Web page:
The king of the post-ironicists, Dave Eggers, has been holding an email
conversation on his website
this week all about how we really should stop criticising people and
start encouraging artists. It’s called Some Complaining About Complaining,
and so far there are 1,
sections; I think more are forthcoming.
It’s a very long conversation, which I would recommend you read,
and a short quote can’t really do justice to its breadth or its general
flavour. All the same, here’s one entry from Eggers:
I’ve been in LA this week, and as horrible as it was staying
on Sunset, I do really like the city’s enthusiasm for just about everything,
every stupid ugly cheap thing. I like that they get excited about
making TV shows. That they want to make things, and make them quickly,
and then make more things, and reach people, and make them laugh or
cry or whatever. It’s nice Ò it’s jumpy and desperate in a healthy
and wide-eyed sort of way. They obviously fear death, and this is
Critics in general (and, it must be said, the interlocutors do not
exempt themselves) are, well, criticised for being mean about artists,
be they pop stars or writers or whatever. It’s silly dismissing large
chunks of Bob Dylan’s oeuvre, we’re told; Norman Mailer embarrasses
himself when he pans Tom Wolfe’s A Man In Full; liberals should
stop carping on about where Michael Moore (Roger and Me) sends
his kids to school.
My friend Matthew Rose attuned me to this sort of thinking back
in December, when he made some very unflattering noises about the
New York Press critic Godfrey Cheshire, who had just devoted
a column to criticising the New Yorker‘s Anthony Lane. Whether
Cheshire was right or wrong was beside the point, Matthew said: film
critics have much more important things to do than indulge in public
infighting between each other.
Now, I’m sure I’m nowhere near being on the McSweeney’s radar screen,
but I felt as though the dialogue on the website was aimed straight
Twice in the past few days I’ve penned long screeds tearing apart
the design of certain websites; follow this link to my “Dancer in the
Dark” piece and you can see me in the same polemical voice
taking apart Jonathan Foreman’s review of Lars von Trier’s latest.
Furthermore, I’m generally a big fan of negative criticism. Anthony
Lane, for instance, is never better than when he’s panning a film:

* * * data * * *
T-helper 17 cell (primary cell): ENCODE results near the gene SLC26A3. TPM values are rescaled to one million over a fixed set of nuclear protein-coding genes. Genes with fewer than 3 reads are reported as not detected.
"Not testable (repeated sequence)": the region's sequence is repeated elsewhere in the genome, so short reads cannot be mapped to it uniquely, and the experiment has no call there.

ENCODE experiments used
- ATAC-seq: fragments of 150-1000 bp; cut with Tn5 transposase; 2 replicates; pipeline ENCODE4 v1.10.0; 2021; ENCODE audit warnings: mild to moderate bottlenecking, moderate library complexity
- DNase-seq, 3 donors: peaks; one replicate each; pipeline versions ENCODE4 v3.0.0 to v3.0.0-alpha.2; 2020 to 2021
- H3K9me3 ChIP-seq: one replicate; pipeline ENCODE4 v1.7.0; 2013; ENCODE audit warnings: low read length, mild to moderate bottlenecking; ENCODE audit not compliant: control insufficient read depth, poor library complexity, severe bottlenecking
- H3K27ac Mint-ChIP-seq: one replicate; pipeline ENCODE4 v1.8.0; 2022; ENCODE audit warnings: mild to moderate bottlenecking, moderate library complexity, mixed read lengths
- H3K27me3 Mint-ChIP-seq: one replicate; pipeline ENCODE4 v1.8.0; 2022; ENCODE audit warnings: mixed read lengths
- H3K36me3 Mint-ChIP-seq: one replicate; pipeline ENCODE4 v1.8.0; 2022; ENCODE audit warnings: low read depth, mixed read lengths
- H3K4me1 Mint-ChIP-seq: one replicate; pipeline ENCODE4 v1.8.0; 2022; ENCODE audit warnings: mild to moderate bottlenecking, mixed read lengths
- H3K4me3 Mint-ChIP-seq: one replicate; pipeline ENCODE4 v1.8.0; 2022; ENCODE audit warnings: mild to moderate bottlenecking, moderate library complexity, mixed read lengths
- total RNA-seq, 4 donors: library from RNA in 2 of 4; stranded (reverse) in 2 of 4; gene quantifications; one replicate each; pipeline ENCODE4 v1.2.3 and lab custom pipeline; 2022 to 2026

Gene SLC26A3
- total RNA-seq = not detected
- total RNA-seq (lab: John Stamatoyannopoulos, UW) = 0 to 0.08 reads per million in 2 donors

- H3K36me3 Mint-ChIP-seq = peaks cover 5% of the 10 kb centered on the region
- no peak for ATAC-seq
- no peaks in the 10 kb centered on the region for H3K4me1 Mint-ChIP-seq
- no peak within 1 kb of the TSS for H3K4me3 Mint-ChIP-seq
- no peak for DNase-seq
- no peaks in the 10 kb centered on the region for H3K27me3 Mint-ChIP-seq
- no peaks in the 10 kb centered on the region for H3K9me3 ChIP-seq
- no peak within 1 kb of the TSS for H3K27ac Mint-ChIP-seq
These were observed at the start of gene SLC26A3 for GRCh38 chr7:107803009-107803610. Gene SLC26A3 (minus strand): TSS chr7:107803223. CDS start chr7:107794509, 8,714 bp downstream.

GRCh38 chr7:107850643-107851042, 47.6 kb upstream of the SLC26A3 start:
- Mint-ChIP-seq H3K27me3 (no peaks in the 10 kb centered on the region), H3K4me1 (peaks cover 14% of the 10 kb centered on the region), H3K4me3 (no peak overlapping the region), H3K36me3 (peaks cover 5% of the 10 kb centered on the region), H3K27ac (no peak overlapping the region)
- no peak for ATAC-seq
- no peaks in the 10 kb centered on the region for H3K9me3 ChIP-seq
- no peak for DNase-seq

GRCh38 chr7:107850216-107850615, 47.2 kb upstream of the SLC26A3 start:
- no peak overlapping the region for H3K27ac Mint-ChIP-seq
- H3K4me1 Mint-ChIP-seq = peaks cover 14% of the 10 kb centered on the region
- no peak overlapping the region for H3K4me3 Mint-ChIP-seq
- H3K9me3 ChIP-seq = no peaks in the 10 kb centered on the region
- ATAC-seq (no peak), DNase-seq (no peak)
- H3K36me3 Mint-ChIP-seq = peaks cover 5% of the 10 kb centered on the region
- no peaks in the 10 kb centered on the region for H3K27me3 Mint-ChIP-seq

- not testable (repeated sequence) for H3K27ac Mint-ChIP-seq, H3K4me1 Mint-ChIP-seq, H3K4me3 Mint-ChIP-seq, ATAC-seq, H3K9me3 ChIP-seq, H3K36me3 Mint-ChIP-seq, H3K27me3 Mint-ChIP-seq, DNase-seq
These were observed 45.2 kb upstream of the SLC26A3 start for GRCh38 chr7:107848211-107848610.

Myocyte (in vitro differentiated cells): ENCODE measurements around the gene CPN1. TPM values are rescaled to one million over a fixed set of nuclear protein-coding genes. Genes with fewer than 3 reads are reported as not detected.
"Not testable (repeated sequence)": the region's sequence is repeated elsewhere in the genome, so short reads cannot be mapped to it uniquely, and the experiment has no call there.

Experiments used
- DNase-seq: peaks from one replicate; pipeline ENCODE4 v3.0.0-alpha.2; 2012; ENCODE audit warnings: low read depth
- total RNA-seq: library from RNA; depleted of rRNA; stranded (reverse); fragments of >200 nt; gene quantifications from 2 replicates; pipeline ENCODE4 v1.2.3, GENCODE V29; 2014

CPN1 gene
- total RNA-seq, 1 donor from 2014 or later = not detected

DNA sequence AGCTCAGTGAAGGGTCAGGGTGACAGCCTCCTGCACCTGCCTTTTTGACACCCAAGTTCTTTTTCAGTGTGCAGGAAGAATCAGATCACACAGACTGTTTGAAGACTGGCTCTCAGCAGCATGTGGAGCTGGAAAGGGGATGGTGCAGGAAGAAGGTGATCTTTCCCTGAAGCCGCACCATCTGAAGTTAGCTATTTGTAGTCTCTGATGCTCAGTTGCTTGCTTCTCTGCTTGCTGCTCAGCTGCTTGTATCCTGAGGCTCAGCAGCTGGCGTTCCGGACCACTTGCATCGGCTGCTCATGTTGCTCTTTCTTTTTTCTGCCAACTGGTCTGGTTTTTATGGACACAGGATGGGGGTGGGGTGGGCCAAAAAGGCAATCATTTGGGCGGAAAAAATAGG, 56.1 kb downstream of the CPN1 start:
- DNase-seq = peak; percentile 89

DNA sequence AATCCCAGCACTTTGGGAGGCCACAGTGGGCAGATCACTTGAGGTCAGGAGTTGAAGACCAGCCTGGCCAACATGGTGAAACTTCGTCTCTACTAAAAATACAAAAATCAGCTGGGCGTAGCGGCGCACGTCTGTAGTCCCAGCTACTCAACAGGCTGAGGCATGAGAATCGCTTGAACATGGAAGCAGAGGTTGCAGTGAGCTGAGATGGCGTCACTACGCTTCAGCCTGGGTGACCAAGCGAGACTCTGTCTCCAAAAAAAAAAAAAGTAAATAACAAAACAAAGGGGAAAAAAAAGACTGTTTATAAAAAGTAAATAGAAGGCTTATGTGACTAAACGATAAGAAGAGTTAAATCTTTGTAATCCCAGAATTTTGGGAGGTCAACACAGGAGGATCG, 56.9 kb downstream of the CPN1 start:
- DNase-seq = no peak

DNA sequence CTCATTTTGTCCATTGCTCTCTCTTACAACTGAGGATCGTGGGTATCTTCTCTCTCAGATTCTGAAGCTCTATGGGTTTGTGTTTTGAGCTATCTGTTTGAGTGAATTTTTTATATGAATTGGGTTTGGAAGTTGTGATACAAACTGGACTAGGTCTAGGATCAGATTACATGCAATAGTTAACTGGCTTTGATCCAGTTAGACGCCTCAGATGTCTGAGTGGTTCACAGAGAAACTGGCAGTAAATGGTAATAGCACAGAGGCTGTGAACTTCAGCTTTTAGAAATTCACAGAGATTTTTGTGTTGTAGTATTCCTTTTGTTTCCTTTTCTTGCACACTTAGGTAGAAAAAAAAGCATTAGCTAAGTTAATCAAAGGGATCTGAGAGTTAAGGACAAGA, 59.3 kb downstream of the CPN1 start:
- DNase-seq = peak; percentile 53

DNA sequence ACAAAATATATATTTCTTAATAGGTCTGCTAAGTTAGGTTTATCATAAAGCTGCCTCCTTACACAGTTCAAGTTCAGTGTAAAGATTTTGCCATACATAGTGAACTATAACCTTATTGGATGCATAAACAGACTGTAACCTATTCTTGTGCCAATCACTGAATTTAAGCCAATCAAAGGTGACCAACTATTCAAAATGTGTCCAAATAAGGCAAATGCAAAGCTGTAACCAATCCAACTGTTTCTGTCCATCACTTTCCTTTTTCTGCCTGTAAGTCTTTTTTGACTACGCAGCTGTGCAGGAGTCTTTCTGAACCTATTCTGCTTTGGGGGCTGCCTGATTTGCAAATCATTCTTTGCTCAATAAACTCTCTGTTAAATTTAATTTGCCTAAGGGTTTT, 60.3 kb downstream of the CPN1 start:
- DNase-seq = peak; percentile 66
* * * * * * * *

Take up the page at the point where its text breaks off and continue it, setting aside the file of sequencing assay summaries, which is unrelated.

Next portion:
his Independent on Sunday review of Sammy And Rosie Get
Laid remains, in my mind, the best and funniest film review I’ve
ever read. Or consider Clive James’s review of Judith Krantz’s Princess
So my initial reaction was to try to pick holes in the arguments.
One thing missing from the McSweeney’s debate so far, for instance,
is to be any consideration of criticism as an artform in itself, something
in which quality and artistry can inhere every bit as much as it can
in a novel or a film. I subscribe to the New York Review of Books
not because I want to know which books are good and which bad, but
because the quality of the writing in the Review is so high
in itself. And if criticism itself is raised to the level of an artform,
any imperative not to criticise art would apply equally to negative
There’s also a certain element of hypocrisy in what Eggers writes.
He’s just as guilty of putting people down as any of us: consider
this from his website.
Speaking of messes, we would like to invite readers to
visit Slate.com, because your McSweeney’s
Representative last week did a Diary
on that site, and the reaction to it — see “The
Fray” — provides for much fun. Why? Well, see, in a sort of running
theme of the diary, the diarist muses aloud about why there has not,
to date, been someone courageous enough to produce an all-black remake
of The Wizard of Oz.
It seems there are a number of people out there, reading Slate, who
are aware that there already is an all-black Wizard of Oz.
And some of them — including one frequent (though, thus far unsuccessful)
submittor to McSweeney’s — were not happy that the diarist was seemingly
unaware of this. Go see and have yourself some fun. You deserve some
fun, with how hard you work and all.
Eggers admits he’s failed to live up to his new high standards in the
past, of course, although this is the relatively recent past. But what
he did in this instance was more than just laugh at people: it was he
who incited those people to do the laughable thing in the first place.
It’s tantamount to asking an entire room to sing, and then having fun
at the expense of those who are tone deaf.
But what’s really important here is not whether Dave Eggers is a
perfect human being or not; it’s whether we (and, more immediately,
I) have been corrupted to the point where there’s more fun to be had
criticism than there is in positive appreciation.
For all my sarcastic tendencies, people often make fun of my positive
hyperbole, telling me that not everybody in my orbit can be the most
fabulous person I know, that not every movie I’ve seen can be the
best film ever made. Presumably, the New Eggers Philosophy wouldn’t
mind that tendency at all: better to wax lyrical about how Breaking
the Waves reignited my faith in cinema than to snipe about the
shortcomngs of Three Kings.
But I have a feeling that no one holds only positive strongly-held
opinions. If we’re to have a healthy intellectual life, it’s better
that artists grow thick skins than that critics self-censor. I’m not
saying that good criticism is a necessary condition for good art,
although I’m partial to that argument. What I am saying is that good
criticism is worthy in and of itself, and shouldn’t be circumscribed
by exhortations to civility.
If, Mr Eggers, that is, you don’t mind me saying so.